We should not, then, reject “religious questions” tout court, even if we reject the enshrinement of formal religiously based disqualifications for office. Of course those questions may be relevant. But are we capable of asking them? That’s another matter entirely. Faith is complex, and so are human beings, in this as in every other area of life. At the macro level, faiths change: in their specific doctrines, in the way those doctrines are understood, and in the ways they are understood to apply to particular questions. At an intermediate level, the same faith may be understood or practiced in different ways in different cultures and nations with different traditions.
And we individuals are yet more complex. People live their faiths — or ideologies, or deep personal commitments — seriously, but not necessarily absolutely or linearly. They dissent; they negotiate; they reconcile; they live with some measure of conflict or cognitive dissonance. Sometimes, consciously or otherwise, they simply fail to live up to commitments they continue to believe in and take seriously. Most of the time, they find a way to live in and among different strong commitments — to faith, to country, to profession, to family and other personal loyalties — that may sit together uneasily. They believe in serving the poor but not, on the evidence, in selling their brownstone in Carroll Gardens and donating the proceeds. They firmly believe that no price is too high to pay to fight injustice, and believe just as firmly that if a client perjures himself to beat a charge of stealing a loaf of bread to feed his family, they cannot help and may be forced to withdraw as his lawyer. Let someone else decide if that makes such a person a good or bad religionist, a good or bad follower of some philosophy, a decent sort or a hypocrite. From my vantage point, they simply look human.
One might think we would understand all this well, not only because we all share the same fallen and imperfect condition, but also because this is still a highly religious country — and, perforce, one in which many or most of us (including the non-religious) live with tensions and imperfections in how we carry out our beliefs and reconcile them with other aspects of our lives. Perhaps we do, in private. But even those of us who are willing to bring that understanding into public life and discourse may lack the language, or the knowledge of some other faith (or even our own), that would enable us to discuss these subtle questions and nuanced distinctions. And many are not willing. Whatever self-examination might reveal to us about others, in public debate we are ready to find hypocrisy instead of complexity and deceit instead of uncertainty. Although we know that life as an individual American Catholic, or Jew, or socialist, involves difficult negotiations, we are happy to apply the most wooden interpretations to the sacred texts of others and wield them for gotcha points. To be clear, this can apply to other forms of commitment and other sources of conscience. It is not unique to religious belief. It may not even be uniquely offensive. But it is at least wholly characteristic of public discourse around religion that we bungle the job — often, no doubt, not accidentally and in good faith, the bungling is quite deliberate and strategic. Indeed, if we end up not seeing such bungled questions this time around — if senators avoid asking about religion altogether, unlike the last round of questions for Barrett when she faced confirmation hearings for her current office — I think the reasons for that will be just as strategic and insincere.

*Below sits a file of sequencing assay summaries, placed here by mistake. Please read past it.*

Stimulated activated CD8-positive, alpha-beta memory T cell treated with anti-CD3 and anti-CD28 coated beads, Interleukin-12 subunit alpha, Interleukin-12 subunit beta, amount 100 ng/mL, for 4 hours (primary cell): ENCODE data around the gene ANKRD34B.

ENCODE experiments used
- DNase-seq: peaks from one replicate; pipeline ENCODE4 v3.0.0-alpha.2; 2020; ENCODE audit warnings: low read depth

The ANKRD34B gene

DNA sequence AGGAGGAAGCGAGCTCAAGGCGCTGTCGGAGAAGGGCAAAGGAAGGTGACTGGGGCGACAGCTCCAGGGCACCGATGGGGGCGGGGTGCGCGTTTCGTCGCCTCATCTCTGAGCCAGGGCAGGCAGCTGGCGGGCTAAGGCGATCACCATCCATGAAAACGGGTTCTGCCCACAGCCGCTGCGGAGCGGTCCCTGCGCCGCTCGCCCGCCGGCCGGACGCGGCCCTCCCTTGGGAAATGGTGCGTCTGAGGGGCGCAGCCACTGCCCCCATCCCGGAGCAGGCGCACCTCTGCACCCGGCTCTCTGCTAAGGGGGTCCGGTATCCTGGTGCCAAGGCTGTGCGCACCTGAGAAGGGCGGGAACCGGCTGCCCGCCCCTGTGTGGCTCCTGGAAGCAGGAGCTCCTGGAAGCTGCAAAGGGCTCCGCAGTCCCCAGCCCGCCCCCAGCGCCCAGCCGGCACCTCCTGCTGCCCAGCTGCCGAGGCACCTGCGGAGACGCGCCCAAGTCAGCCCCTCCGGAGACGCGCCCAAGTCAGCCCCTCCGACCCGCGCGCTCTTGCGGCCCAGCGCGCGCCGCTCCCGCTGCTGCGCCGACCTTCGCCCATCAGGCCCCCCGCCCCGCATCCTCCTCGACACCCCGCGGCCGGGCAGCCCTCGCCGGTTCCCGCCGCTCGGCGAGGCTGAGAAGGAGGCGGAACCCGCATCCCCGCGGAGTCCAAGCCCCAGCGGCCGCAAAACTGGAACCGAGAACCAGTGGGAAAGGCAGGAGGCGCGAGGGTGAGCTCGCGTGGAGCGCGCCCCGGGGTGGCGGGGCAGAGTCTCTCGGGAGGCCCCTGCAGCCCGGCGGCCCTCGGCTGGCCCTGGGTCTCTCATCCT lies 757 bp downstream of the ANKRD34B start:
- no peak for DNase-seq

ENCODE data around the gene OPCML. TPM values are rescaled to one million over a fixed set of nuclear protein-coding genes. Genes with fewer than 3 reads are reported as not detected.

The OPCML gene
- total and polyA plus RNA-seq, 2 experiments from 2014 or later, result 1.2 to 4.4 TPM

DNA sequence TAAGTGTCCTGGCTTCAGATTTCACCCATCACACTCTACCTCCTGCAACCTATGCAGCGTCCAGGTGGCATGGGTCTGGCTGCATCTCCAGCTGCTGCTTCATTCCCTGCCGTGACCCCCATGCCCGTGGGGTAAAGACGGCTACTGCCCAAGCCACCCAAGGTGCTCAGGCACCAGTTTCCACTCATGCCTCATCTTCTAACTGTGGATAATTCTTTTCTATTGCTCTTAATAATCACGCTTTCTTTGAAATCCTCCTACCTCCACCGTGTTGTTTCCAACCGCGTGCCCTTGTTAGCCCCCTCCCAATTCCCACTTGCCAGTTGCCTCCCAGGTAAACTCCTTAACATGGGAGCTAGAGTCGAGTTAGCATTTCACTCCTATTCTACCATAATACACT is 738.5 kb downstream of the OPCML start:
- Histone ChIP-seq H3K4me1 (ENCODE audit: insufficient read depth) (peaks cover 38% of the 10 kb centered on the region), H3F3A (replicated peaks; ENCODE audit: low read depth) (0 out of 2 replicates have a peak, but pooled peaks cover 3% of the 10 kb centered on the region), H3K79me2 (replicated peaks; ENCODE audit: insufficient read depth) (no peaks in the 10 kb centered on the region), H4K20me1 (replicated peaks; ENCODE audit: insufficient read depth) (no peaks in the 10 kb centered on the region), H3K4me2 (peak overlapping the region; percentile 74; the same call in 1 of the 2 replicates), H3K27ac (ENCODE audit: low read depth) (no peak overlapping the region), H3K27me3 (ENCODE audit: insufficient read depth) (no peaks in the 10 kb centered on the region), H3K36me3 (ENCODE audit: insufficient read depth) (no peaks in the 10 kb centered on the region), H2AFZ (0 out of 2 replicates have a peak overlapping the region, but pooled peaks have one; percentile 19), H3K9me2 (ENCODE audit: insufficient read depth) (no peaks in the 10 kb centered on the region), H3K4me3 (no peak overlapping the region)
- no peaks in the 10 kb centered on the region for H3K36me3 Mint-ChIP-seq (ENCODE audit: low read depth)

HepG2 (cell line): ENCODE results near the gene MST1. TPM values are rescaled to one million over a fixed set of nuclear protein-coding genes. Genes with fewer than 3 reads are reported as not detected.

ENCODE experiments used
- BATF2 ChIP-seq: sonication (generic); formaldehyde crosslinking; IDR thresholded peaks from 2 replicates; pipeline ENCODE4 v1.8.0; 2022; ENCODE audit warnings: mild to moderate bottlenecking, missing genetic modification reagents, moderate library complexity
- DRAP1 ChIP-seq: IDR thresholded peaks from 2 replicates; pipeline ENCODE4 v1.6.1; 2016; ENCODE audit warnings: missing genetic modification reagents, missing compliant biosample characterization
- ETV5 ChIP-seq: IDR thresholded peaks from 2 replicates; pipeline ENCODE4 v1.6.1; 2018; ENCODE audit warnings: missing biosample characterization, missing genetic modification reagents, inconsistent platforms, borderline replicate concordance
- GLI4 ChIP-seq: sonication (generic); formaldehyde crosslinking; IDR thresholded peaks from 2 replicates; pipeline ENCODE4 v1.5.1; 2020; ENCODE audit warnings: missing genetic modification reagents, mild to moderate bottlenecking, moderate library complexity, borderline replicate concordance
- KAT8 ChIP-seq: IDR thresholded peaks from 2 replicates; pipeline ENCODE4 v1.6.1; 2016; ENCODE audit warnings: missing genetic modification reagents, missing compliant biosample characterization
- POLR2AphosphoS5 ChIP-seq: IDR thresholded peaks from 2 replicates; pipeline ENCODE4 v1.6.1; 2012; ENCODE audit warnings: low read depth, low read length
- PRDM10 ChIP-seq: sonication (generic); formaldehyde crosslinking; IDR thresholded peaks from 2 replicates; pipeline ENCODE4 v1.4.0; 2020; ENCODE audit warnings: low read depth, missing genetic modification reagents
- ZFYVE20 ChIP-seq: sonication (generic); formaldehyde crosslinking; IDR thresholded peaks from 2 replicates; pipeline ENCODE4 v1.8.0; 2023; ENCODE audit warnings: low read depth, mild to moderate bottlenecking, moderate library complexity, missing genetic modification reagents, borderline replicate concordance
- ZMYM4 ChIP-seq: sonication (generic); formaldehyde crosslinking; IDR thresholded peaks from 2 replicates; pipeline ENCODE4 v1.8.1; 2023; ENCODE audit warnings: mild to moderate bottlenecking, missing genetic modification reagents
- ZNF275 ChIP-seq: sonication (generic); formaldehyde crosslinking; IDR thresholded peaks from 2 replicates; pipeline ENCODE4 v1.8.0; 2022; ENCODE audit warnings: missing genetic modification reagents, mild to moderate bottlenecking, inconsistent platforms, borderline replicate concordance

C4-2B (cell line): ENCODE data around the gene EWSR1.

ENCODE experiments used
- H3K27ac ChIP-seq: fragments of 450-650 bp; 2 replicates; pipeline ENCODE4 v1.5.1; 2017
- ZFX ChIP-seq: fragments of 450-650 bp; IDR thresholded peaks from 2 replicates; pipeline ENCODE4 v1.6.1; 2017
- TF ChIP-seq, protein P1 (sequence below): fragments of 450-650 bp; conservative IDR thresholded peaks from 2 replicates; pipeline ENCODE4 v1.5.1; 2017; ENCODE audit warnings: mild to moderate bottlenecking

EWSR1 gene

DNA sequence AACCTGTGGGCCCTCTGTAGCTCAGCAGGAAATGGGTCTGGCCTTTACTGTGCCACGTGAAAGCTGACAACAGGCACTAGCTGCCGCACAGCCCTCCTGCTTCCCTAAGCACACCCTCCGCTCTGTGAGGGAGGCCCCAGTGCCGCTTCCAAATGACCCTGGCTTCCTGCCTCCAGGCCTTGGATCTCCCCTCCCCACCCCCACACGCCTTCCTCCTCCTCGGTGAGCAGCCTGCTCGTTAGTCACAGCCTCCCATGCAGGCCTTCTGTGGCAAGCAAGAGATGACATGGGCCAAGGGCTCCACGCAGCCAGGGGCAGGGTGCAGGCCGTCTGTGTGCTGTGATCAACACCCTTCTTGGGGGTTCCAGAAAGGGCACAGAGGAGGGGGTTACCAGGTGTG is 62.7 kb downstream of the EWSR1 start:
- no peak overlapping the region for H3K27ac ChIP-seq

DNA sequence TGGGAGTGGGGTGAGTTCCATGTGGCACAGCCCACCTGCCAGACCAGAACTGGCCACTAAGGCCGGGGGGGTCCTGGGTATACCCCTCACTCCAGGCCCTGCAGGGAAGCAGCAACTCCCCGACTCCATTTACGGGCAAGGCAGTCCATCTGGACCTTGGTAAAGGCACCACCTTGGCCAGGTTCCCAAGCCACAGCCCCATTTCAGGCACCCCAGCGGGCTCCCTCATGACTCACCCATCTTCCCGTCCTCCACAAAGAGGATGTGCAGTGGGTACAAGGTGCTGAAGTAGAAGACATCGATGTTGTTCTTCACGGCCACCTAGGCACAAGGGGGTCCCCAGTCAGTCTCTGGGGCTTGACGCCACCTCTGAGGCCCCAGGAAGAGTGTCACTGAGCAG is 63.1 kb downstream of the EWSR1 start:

I do not doubt that questions about the relationship between one’s faith and one’s office are relevant. Although I do not think that Catholicism — or religion more generally — is unique in this, it is clearly true that there can be and often are interesting tensions between one’s deep commitments and one’s performance of office. Perhaps, indeed, the tensions are greater than even the putative office-holders recognize, and demand deeper thought about the imperatives of office. I could imagine rich and fascinating discussions about this. I could certainly imagine holding such a conversation with Judge Barrett, who has written interestingly on this very subject. But I see no possibility of such a conversation happening in the United States Senate, let alone in social media. And most nominees themselves seem to follow the perfectly sound advice to give polished and simplistic answers to such questions, not to pursue them in all their nuance and depth. Am I giving too little credit to the Senators, or to the process and the kind of discourse it encourages or demands? In a word: No.
A standard question posed of nominees as a prelude to the mess that follows goes something like this: “Are there any reasons you would not be able to fully and conscientiously fulfill your oath of office?” It is a serious question. Perhaps it should be taken much more seriously by the person answering it, and not treated as the boilerplate it has become. And we surely know that the reality can be more complex than the question or its answer. (Although perhaps we tend to see complexity only in one cynical direction, and not to give sufficient consideration to the possibility that a person might put the duties of office first despite his or her prior views and commitments — that, say, a person might conclude that even if she is a socialist or a libertarian, her office as judge demands that she not find socialism or libertarianism in the Constitution if she doesn’t think it’s there.) At least where religion is concerned, however, it may be the only question we can productively ask on such an occasion — not because of the Religious Test Clause, but because of our own failings and the sorry state of public and political discourse. ♦
Paul Horwitz is the Gordon Rosen Professor of Law at the University of Alabama. Focusing on the study of law and religion, he is an expert on the First Amendment and has published two books and dozens of articles on the matter. He is also one of a group of scholars who write for the online legal blog, Prawfsblawg.